To my mind, the safest, most useful, and least likely to break are the Bachmann abd the French Prusiks. This is not to say that Klemmheist and Classic don't have their uses. It's just that the former have worked best for me and have a provable record of overall safety when using 5mil cordage. Furthermore, they are both easier to move on wet, icy or dirty ropes, where the latter two will seize solid under load and may have to be cut. As for general strength, they are pretty much all equally comparable with only a small variation of shock-load in favour of French and Bachmann. The one perceived disadvantage of a Bachmann is that it requires a Krab to complete its function.
The advantage is that the Krab makes a great Jumaring handle for cold or tired hands; you can get more turns on the rope with a larger Krab, and a simple outward lift on the Krab loosens even the wettest, most frozen Prusik cord. A lot of climbers seem to be obsessed about their Prusiks slipping on wet or icy ropes. Whatever Prusik you use, the answer is simple: just take a few extra turns round the ascent rope.
The main problem, as most experienced climbers will know, is when a Prusik jams or locks solid on the rope, and one has to prise or cut the bloody thing off! Either a well-tied Bachmann or French Prusik will settle this debate. One more tip is to always carry spare sets to replace worn or soaking wet ones. They can always be used as Abseil Anchor Ties on the way down, which saves loads of expensive Maillons or Krabs.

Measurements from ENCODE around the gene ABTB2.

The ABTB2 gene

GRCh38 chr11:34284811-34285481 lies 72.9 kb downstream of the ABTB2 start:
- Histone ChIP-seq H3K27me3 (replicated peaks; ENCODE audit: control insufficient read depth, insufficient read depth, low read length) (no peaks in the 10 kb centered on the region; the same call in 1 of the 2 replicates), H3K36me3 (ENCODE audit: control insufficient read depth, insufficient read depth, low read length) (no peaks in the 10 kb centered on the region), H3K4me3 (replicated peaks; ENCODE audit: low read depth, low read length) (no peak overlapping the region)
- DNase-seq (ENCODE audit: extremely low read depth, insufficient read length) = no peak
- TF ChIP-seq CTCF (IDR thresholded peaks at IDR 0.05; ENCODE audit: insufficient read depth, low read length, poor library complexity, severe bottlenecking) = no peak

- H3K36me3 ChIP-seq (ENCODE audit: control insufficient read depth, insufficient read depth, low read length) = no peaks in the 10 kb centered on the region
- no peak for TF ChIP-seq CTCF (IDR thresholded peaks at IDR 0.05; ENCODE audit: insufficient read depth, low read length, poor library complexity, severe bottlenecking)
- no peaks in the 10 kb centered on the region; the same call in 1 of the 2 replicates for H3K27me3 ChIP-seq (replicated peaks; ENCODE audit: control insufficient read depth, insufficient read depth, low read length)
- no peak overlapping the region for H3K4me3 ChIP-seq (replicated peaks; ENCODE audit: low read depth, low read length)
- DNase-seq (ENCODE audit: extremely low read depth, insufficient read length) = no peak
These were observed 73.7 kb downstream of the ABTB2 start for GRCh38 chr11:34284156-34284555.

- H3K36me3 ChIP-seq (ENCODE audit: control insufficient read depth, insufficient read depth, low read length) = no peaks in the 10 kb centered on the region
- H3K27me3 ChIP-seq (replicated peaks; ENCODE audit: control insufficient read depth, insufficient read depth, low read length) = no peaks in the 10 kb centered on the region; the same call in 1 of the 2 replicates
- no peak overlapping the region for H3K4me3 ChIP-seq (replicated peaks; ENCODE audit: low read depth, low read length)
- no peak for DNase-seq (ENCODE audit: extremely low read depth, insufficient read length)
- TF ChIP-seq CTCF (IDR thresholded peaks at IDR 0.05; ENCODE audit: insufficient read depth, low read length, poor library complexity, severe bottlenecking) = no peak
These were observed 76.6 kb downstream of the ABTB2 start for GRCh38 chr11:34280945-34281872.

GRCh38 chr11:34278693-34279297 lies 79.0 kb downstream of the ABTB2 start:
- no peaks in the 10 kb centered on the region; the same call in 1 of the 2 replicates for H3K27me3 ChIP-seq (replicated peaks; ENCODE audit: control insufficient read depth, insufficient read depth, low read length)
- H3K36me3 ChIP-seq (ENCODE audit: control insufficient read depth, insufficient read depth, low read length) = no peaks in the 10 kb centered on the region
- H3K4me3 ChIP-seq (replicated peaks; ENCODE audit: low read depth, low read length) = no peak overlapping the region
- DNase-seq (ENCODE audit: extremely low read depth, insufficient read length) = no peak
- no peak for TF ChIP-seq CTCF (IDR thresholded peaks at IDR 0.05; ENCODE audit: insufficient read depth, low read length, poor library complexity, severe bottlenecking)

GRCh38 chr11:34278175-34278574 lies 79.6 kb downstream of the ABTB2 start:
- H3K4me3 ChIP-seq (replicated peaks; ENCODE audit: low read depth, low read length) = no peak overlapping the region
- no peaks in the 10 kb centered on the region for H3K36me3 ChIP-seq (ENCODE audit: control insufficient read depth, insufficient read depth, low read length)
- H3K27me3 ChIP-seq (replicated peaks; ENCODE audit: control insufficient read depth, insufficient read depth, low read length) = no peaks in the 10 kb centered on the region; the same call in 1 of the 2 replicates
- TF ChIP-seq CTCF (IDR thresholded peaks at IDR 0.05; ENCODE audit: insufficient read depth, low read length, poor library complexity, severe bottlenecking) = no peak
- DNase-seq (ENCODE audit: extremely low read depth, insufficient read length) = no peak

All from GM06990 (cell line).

SOFT OR HARD PRUSIKS?... Sometimes a thicker, softer cord is far more useful than a thin, hard one. I won't dwell on it here, but suggest it's a good idea to get to know your local Arboreal Industry climbers. They have some great Prusik variations that you might find useful in varied Alpine conditions.
FIXED ROPE PRUSIK SYSTEM ... Not so long ago, there was a tragedy on the Eiger's Mittellegi Ridge where a rope of two climbers fell to their deaths whilst moving on a fixed rope. They were moving together along the fixed rope, connected by their alpine rope, but were not protected. One fell, dragging the other with him. If you carry a 2meter by 8mil Rope Sling as well as your Tape Slings it can be used as a protective Prusik on a thick Fixed Rope or Chain.
Simply rig a Bachmann Prusik of only a maximum of three turns around the rope, and clip it to the end of the rope sling. (The amount of turns is really dependent on the thickness of the fixed rope. You may require more or less.) This way even a rope of two can move Protected, and the same thing can be constructed using a bight of the climbing rope.
One final point on rigging Prusiks: keep them "looking tidy" as per the book! A tidy-looking Prusik will work well, and an untidy-looking one will not.